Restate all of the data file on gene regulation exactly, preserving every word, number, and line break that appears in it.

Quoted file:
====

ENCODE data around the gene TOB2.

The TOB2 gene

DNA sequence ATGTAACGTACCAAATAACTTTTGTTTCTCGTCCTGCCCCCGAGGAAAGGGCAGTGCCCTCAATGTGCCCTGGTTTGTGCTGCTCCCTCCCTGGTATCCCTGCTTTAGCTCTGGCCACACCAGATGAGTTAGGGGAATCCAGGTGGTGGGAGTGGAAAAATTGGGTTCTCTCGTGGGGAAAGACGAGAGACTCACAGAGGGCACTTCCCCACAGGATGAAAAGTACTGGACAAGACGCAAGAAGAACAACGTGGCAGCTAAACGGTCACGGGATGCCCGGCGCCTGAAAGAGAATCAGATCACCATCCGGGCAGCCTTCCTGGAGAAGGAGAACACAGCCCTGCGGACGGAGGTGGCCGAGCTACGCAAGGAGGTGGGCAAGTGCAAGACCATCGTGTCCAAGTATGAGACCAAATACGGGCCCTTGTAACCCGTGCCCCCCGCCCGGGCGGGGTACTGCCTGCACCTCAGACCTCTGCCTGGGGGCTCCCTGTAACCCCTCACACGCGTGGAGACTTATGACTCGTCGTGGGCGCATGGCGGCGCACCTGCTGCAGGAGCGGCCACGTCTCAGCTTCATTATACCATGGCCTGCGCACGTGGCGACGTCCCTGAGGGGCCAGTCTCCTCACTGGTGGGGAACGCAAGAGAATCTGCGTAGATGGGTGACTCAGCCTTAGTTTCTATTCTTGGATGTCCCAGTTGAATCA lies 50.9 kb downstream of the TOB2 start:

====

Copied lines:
ENCODE data around the gene TOB2.

The TOB2 gene

DNA sequence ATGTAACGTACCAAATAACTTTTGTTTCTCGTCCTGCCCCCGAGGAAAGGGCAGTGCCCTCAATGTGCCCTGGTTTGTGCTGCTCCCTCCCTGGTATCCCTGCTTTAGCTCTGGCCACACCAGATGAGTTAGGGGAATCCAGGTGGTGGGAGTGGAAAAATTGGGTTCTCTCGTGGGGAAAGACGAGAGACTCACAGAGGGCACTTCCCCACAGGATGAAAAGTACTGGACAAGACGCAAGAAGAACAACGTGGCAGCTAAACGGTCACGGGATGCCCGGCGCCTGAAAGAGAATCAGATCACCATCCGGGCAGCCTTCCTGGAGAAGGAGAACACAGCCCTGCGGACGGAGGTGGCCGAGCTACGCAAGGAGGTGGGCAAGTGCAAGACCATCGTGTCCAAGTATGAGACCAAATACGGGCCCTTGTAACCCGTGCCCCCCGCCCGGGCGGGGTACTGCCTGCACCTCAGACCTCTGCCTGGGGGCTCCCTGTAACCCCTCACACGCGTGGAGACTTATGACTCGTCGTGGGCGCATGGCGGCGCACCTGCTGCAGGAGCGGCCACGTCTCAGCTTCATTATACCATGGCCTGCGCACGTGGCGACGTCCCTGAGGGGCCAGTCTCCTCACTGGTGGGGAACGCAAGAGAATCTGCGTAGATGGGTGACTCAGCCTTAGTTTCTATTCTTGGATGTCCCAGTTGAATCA lies 50.9 kb downstream of the TOB2 start: